Eat Healthy With Your Own Organic Garden

You know how to garden pretty well, and you have a rough idea of what it takes to consider something to be be organically grown, however you do not know exactly what organic gardening is. This article will break it down for you easily and help to clear up any confusion that you may have.

When you buy seeds for your garden, be sure to purchase seeds that are labeled “certified organic.” This ensures that your plants will be organic throughout their lifespan and that the seeds you are buying aren’t contaminated with chemical fertilizers or pesticides. Watch out for labels, such as “genetically engineered” or any mention of “natural” that does not include the phrase “certified organic.”

A great first step to having a successful organic garden is to test the acidity of the soil in your garden. The ideal number is 6.5, if your soil is on the low end, it’s too acidic and if it’s on the high end it’s too alkaline. Neither of those situations lends itself to a successful garden. So by purchasing a soil testing kit before planting, you will assure yourself a beautiful organic garden in the summer.

To be as efficient as possible in the garden, always have your tools handy. You should use a large pail and wear sturdy pants that have several pockets. You will be much more productive if you can quickly get to your spade, pruning shears, trowel and watering can.

Take steps to protect earthworms in your organic garden. Till your soil minimally, as tilling can kill earthworms. The best tilling depth is 3 to 5 inches. Avoid using chemical fertilizers because they harm the micro-organisms in the soil, decreasing earthworm activity. Be sure that the soil never dries out too much, but at the same time avoid over-watering. By maintaining these soil conditions, you will notice your earthworm population increasing rapidly!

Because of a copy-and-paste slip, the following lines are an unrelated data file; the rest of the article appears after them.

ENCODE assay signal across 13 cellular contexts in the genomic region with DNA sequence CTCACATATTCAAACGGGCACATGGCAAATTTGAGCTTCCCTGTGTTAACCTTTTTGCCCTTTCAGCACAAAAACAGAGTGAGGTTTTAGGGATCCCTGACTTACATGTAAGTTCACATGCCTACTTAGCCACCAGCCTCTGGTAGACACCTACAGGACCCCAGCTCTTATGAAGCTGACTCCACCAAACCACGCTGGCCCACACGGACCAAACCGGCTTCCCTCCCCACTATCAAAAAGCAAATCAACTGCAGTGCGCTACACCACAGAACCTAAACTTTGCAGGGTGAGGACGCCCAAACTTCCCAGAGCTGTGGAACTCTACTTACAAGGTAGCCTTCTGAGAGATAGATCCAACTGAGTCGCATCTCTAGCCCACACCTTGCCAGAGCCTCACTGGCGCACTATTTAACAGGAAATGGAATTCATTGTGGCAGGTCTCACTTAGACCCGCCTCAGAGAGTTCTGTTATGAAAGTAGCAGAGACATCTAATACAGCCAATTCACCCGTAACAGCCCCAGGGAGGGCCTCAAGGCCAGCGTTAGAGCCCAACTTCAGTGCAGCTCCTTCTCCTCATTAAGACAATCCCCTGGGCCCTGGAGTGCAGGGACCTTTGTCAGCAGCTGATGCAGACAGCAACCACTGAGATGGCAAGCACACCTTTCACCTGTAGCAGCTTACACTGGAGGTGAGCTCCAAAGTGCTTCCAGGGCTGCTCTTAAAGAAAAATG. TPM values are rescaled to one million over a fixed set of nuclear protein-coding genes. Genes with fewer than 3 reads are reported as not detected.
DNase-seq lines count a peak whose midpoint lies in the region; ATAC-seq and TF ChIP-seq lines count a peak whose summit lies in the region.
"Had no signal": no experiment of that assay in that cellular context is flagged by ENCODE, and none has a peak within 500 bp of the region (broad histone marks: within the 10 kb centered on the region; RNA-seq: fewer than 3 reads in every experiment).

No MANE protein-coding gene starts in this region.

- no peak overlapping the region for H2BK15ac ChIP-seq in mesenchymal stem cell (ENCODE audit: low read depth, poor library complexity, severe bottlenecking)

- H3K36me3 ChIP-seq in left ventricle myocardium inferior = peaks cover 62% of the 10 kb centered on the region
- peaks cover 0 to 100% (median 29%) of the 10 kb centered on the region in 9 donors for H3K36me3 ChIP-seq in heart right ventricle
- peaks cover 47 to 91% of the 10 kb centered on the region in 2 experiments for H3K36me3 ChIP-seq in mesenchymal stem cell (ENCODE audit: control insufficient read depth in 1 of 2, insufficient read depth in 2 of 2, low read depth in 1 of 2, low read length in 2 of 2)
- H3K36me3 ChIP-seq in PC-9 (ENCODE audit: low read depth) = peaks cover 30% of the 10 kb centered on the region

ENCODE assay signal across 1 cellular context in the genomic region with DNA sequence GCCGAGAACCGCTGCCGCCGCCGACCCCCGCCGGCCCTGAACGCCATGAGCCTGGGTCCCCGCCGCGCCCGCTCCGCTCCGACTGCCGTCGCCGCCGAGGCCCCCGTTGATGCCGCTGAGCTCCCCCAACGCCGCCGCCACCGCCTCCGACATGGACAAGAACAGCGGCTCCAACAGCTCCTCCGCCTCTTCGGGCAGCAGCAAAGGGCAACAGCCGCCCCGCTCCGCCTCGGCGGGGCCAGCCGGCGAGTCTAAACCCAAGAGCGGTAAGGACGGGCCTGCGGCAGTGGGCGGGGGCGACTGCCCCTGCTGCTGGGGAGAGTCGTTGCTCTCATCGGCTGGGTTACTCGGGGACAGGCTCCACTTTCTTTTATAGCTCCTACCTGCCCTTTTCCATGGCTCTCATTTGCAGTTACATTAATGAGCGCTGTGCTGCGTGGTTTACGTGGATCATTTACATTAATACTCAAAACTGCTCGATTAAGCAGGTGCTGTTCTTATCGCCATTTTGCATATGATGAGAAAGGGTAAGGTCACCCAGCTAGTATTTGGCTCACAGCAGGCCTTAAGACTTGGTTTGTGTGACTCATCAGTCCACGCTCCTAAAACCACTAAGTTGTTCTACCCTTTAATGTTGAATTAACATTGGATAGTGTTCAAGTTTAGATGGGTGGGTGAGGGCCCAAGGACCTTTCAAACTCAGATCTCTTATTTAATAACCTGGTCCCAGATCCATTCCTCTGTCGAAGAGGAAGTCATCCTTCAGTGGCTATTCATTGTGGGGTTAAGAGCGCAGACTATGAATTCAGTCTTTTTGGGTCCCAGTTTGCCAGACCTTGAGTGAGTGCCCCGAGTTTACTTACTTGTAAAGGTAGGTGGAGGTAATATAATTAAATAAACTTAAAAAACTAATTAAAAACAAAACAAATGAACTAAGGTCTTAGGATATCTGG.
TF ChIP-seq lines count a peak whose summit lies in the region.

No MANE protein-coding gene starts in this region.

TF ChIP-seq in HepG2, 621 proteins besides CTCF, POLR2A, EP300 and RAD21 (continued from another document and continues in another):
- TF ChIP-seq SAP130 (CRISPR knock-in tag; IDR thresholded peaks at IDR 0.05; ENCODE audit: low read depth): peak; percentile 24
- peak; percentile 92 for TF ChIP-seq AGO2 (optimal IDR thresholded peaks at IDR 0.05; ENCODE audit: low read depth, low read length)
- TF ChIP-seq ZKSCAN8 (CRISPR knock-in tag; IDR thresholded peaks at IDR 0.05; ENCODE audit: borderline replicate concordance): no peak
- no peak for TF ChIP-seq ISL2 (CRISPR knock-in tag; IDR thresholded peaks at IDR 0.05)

Sometimes when you are growing vegetables or fruits, it can be helpful to cut off newly formed buds or other non-fruit bearing areas. This will stimulate the growth of heavier fruit because the plant re-routes nutrients to where its growth should be navigating. When taking care your garden, it’s important to make the distinction between harvesting the plant, or encouraging its growth.

A great tip when starting your own organic garden is to always space your seeds in the mix as evenly as you can. If you do this, it will ensure that every single one of your seeds has an equal amount of room to grow in the most optimum way.

Choose a site for fruit trees depending on their specific requirements. Most fruit trees require 8 hours of sun per day. Morning sun is important, as it dries dew rapidly, helping to prevent fungus. Avoid planting fruit trees in a low spot in the garden where frost or cold air can collect. Some fruit trees are especially susceptible to late frost damage, and are better planted on a north-facing slope. This is especially true for peach, plum, cherry and apricot trees.

Planting cover crops is important to maintain a good quality soil. By protecting the soil with cover crops, it will be immune against weeds, be more fertile, have less water and wind erosion, and have better water drainage. Clover, fava beans, and buckwheat are all fantastic for cover cropping.